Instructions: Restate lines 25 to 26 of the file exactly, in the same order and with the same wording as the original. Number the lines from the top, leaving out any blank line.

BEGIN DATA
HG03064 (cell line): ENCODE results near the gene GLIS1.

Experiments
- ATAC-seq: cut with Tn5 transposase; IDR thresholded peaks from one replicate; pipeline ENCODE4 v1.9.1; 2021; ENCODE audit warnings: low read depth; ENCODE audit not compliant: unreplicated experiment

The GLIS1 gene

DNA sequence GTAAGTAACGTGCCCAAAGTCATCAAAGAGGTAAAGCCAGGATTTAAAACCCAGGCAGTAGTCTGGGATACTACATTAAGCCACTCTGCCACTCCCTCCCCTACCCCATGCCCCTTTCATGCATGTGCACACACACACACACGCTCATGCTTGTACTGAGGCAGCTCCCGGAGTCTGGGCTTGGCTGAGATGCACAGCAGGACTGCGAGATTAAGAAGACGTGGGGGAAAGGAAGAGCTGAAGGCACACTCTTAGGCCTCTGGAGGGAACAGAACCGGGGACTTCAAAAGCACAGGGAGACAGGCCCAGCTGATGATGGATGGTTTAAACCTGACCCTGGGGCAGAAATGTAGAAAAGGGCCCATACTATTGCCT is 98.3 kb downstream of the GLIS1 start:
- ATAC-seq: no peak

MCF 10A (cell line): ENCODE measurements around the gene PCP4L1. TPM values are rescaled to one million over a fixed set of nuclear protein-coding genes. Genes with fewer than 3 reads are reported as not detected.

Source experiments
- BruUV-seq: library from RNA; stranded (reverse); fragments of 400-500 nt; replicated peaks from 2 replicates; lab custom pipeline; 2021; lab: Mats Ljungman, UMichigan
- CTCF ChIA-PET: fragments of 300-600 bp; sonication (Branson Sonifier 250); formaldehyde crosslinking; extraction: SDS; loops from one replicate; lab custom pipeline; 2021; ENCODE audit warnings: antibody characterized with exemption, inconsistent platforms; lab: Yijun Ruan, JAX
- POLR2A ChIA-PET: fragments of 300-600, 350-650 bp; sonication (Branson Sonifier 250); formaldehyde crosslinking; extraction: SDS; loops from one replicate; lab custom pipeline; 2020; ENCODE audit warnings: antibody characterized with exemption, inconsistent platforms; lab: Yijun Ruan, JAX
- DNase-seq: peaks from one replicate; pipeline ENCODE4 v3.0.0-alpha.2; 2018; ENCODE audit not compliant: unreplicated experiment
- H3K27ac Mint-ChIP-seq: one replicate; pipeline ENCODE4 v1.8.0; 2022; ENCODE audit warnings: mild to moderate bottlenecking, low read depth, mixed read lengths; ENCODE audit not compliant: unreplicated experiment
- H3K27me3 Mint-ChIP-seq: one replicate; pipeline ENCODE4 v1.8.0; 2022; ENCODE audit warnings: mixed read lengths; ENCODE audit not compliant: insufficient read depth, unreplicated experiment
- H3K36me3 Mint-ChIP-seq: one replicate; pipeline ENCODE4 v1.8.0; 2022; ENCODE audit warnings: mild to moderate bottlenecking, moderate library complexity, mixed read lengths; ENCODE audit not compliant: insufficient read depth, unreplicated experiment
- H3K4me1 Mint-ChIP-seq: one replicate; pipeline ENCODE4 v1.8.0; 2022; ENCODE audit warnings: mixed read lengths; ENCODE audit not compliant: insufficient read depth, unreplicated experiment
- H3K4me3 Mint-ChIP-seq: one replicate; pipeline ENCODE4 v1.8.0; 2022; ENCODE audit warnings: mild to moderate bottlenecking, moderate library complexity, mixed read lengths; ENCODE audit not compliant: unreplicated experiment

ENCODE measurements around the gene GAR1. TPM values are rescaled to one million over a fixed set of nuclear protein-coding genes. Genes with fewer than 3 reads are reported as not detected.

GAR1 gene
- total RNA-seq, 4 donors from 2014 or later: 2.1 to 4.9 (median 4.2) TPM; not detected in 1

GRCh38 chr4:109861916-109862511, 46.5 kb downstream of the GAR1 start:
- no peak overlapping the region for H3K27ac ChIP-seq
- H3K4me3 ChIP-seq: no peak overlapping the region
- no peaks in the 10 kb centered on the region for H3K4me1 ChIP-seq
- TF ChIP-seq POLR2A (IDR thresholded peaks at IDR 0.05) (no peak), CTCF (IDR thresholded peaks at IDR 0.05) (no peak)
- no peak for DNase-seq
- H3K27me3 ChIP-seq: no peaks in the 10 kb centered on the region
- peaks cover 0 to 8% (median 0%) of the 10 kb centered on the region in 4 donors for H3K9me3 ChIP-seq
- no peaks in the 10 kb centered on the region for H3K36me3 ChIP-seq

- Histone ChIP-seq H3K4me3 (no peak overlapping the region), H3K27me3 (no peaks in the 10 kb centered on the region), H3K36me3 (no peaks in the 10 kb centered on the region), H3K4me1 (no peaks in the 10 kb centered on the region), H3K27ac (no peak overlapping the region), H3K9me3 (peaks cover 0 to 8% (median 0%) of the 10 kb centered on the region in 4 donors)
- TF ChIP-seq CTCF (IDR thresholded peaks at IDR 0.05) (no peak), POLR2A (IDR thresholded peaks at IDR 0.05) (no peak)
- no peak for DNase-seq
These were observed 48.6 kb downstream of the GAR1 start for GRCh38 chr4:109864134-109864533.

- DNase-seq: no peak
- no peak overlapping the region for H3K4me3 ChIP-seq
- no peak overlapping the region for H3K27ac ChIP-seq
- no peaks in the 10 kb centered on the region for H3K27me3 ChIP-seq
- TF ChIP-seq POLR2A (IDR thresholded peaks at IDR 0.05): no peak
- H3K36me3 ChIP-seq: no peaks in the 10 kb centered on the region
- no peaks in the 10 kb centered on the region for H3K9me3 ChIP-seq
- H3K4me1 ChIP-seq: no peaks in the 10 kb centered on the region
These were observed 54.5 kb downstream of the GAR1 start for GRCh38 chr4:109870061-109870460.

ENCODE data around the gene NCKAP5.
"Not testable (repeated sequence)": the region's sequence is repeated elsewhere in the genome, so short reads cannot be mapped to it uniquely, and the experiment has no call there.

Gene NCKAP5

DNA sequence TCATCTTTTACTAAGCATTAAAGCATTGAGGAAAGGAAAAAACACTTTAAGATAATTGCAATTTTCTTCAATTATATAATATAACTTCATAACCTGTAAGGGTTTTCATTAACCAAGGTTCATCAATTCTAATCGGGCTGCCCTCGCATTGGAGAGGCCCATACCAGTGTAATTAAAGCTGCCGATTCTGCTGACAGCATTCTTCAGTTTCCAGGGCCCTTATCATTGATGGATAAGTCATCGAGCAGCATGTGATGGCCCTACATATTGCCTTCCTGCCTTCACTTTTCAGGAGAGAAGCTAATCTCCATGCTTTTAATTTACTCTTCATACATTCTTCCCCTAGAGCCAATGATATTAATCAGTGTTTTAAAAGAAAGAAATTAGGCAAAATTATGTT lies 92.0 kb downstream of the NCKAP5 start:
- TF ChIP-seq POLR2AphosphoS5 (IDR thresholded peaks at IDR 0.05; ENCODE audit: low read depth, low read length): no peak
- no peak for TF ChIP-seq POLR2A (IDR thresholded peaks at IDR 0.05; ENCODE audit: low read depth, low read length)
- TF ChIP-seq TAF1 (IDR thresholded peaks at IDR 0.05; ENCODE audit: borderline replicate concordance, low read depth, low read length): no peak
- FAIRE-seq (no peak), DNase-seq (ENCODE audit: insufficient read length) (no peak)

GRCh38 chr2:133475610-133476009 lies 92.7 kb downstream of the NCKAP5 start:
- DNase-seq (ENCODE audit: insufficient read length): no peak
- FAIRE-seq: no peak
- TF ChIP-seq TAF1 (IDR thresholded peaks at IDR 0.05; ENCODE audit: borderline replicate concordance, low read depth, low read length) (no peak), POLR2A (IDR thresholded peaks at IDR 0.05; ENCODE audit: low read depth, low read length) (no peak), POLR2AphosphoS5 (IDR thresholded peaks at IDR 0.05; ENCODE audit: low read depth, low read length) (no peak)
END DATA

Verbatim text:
- TF ChIP-seq POLR2A (IDR thresholded peaks at IDR 0.05) (no peak), CTCF (IDR thresholded peaks at IDR 0.05) (no peak)
- no peak for DNase-seq